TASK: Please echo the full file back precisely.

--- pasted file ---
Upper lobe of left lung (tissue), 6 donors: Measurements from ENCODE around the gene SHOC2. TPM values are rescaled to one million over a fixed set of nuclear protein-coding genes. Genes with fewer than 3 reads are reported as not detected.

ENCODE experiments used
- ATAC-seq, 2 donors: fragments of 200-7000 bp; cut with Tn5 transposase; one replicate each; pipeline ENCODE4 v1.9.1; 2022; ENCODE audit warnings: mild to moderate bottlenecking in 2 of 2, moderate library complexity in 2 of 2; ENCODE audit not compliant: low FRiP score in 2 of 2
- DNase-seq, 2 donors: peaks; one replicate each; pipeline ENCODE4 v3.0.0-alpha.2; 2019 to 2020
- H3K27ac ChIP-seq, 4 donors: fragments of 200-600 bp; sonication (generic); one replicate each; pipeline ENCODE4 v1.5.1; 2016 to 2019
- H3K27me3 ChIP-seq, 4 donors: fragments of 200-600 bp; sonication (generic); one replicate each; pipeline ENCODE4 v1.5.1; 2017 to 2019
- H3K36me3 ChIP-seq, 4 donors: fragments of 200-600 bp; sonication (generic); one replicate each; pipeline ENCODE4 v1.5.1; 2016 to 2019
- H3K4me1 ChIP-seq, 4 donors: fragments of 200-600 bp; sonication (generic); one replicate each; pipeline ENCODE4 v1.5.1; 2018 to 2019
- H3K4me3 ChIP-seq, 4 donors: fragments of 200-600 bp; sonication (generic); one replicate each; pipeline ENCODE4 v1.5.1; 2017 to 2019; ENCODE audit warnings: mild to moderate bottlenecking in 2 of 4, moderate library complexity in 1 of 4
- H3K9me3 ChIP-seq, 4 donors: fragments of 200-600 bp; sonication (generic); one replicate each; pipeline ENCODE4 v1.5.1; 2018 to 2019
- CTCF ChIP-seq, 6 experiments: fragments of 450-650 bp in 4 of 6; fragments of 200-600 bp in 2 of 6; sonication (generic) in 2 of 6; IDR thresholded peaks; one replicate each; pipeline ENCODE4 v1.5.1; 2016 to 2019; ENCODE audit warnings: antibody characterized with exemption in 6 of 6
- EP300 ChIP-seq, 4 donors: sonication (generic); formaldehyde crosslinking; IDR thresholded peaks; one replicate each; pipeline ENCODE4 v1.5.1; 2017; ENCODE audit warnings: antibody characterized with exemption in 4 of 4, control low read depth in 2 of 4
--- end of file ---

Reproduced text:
Upper lobe of left lung (tissue), 6 donors: Measurements from ENCODE around the gene SHOC2. TPM values are rescaled to one million over a fixed set of nuclear protein-coding genes. Genes with fewer than 3 reads are reported as not detected.

ENCODE experiments used
- ATAC-seq, 2 donors: fragments of 200-7000 bp; cut with Tn5 transposase; one replicate each; pipeline ENCODE4 v1.9.1; 2022; ENCODE audit warnings: mild to moderate bottlenecking in 2 of 2, moderate library complexity in 2 of 2; ENCODE audit not compliant: low FRiP score in 2 of 2
- DNase-seq, 2 donors: peaks; one replicate each; pipeline ENCODE4 v3.0.0-alpha.2; 2019 to 2020
- H3K27ac ChIP-seq, 4 donors: fragments of 200-600 bp; sonication (generic); one replicate each; pipeline ENCODE4 v1.5.1; 2016 to 2019
- H3K27me3 ChIP-seq, 4 donors: fragments of 200-600 bp; sonication (generic); one replicate each; pipeline ENCODE4 v1.5.1; 2017 to 2019
- H3K36me3 ChIP-seq, 4 donors: fragments of 200-600 bp; sonication (generic); one replicate each; pipeline ENCODE4 v1.5.1; 2016 to 2019
- H3K4me1 ChIP-seq, 4 donors: fragments of 200-600 bp; sonication (generic); one replicate each; pipeline ENCODE4 v1.5.1; 2018 to 2019
- H3K4me3 ChIP-seq, 4 donors: fragments of 200-600 bp; sonication (generic); one replicate each; pipeline ENCODE4 v1.5.1; 2017 to 2019; ENCODE audit warnings: mild to moderate bottlenecking in 2 of 4, moderate library complexity in 1 of 4
- H3K9me3 ChIP-seq, 4 donors: fragments of 200-600 bp; sonication (generic); one replicate each; pipeline ENCODE4 v1.5.1; 2018 to 2019
- CTCF ChIP-seq, 6 experiments: fragments of 450-650 bp in 4 of 6; fragments of 200-600 bp in 2 of 6; sonication (generic) in 2 of 6; IDR thresholded peaks; one replicate each; pipeline ENCODE4 v1.5.1; 2016 to 2019; ENCODE audit warnings: antibody characterized with exemption in 6 of 6
- EP300 ChIP-seq, 4 donors: sonication (generic); formaldehyde crosslinking; IDR thresholded peaks; one replicate each; pipeline ENCODE4 v1.5.1; 2017; ENCODE audit warnings: antibody characterized with exemption in 4 of 4, control low read depth in 2 of 4